Gunyama Park Aquatic and Recreation Centre Image 1 Rodrigo Vargas exterior 46 69 Cassidy Miranda reduced

Gunyama Park Aquatic and Recreation Centre


Jan Jober-Studnicka - Kirk Roberts Consulting

10. Innovation timber engineering award

Photographed by: 
Childs play area - Peter Bennetts / Empty pool completed and exterior - Rodrigo Vargas / Onsite - engineer

Engineering the longest free-spanning mass timber beams in Australasia.

The Gunyama Park Aquatic and Recreation Centre is the largest pool complex built in Sydney since the 2000 Olympic games, and features ‘Kiwi’ structural engineering ingenuity in the form of the longest free-spanning mass timber beams in Australasia.

Kirk Roberts Consulting structural engineers were engaged to provide innovative solutions in order to achieve the desired industrial-scale trellis look for the roof component of the project. Referencing the area's industrial history, ten timber roof rafters manufactured out of New Zealand radiata pine are spaced 4.8 meters apart. This creates a 52m by 36m column-free space below. In order to maximise light transmission through the roof, no secondary members between roof beams were proposed. The design needed to ensure the stability of the beams to accommodate not only gravity and wind load, but also high tensile lateral loads induced by the ETFE cushions.

Each roof rafter consists of a pair of glue-laminated beams jointed by a continuous Cross Laminated Timber (CLT) panel as a top flange, to form a composite section. This increased the strength and stiffness of the beams and helped to control rafter depth. Each glulam beam was assembled from three 12m long segments with hidden mechanical connections, concealing any visual joints in the glulam. The spliced connections allowed the beams to be transported from New Zealand to Sydney, assembled on-site and lifted into place as one 36-metre-long composite piece, reducing construction risks. The joint connection design at the splice also sped up the beams' onsite installation for the contractors. Our innovation in this design meant that steel components were hidden within the wooden beams, providing the required stability and meeting the architectural vision, while also protecting the steel elements within the beam from the corrosive indoor pool environment.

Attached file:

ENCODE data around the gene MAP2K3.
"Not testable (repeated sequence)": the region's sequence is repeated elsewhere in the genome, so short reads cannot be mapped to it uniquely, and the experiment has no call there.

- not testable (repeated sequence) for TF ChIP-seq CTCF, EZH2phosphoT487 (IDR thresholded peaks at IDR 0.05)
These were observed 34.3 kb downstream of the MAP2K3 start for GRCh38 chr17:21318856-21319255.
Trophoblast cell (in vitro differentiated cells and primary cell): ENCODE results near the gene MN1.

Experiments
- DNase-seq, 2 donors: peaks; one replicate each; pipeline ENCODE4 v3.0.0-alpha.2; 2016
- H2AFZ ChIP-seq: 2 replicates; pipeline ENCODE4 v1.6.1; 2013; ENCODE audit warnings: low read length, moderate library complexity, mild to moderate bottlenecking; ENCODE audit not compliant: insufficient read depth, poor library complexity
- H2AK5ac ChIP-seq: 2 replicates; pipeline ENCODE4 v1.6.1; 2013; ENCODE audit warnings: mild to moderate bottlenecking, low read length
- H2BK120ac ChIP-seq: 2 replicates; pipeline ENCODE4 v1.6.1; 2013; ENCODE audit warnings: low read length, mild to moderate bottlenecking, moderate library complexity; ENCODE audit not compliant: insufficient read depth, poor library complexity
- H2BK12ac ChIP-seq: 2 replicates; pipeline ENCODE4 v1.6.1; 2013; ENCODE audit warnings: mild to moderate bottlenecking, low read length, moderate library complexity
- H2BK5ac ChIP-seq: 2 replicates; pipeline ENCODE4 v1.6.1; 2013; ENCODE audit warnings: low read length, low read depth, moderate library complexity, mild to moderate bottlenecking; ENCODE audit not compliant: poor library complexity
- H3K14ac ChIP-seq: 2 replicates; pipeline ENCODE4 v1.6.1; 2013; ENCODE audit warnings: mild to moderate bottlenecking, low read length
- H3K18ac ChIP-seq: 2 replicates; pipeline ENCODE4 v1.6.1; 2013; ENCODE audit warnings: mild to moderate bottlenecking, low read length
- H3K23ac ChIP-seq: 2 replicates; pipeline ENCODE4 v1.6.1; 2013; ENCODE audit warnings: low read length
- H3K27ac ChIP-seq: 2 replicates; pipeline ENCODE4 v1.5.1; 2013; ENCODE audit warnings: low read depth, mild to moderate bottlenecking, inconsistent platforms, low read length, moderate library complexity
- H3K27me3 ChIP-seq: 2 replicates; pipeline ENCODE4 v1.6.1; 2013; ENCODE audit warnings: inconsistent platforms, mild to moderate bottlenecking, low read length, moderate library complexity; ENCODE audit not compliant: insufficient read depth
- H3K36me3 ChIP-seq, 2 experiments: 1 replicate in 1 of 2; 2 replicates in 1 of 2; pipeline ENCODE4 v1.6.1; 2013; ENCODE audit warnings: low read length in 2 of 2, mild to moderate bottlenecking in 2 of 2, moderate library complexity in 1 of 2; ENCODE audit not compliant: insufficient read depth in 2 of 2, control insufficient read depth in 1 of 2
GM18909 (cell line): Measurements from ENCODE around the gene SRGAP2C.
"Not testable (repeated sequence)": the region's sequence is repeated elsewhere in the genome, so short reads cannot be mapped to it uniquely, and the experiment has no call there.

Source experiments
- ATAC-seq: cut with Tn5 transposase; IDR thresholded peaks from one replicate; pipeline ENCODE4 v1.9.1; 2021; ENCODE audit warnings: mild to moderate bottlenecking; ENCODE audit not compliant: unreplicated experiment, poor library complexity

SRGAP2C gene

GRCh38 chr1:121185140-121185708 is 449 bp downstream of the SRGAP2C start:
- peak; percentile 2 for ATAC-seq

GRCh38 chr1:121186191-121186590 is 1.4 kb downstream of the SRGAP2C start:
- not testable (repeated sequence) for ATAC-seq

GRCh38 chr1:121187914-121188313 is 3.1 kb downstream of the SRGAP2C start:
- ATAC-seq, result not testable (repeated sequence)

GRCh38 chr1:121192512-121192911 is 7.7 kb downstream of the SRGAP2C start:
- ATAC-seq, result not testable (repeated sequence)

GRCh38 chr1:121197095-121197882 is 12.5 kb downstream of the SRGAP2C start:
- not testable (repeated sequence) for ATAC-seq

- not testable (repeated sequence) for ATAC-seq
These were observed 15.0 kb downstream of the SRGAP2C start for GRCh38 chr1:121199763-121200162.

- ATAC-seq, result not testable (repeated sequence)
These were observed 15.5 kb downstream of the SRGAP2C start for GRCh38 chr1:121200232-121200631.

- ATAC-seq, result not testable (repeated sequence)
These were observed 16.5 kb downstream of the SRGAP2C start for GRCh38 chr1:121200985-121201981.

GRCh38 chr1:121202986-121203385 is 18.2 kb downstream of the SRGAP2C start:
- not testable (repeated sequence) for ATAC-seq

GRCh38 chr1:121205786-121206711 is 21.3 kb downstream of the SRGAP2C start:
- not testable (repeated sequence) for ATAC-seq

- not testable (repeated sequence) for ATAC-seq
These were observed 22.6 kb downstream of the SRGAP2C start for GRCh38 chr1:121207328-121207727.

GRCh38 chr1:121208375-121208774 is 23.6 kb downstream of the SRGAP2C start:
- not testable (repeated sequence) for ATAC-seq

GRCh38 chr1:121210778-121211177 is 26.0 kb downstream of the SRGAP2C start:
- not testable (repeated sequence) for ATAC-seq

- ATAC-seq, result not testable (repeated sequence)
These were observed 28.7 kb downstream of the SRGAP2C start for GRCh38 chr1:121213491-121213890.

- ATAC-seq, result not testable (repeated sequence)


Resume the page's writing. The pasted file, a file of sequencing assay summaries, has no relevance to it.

The beams were a crucial primary design element, with the look of an industrial-scale trellis linking to the area’s industrial history. This design maximised the use of natural sunlight while also supporting the structural form of the aquatic centre. The timber beams provide an aesthetically designed roof that allows high natural light transmission and manages heat transfer but does not degrade under the pool’s aggressive environmental conditions, achieving form and function in a creative way.

When comparing timber to other materials often used in indoor swimming pool environments such as steel, timber has natural durability and is corrosion resistant, resulting in reduced long-term maintenance.

This project is clearly very unique. Featuring the longest free-spanning timber beams in Australasia, Gunyama is the only aquatic centre development of its size and scale within Sydney since the 2000 Olympics. The highly complex engineered steel splices every 12m, are completely hidden and protected from the chemical environment creating both a seamless look and practical solution. Our innovative engineers found a creative way to utilise timber to fulfil not only arc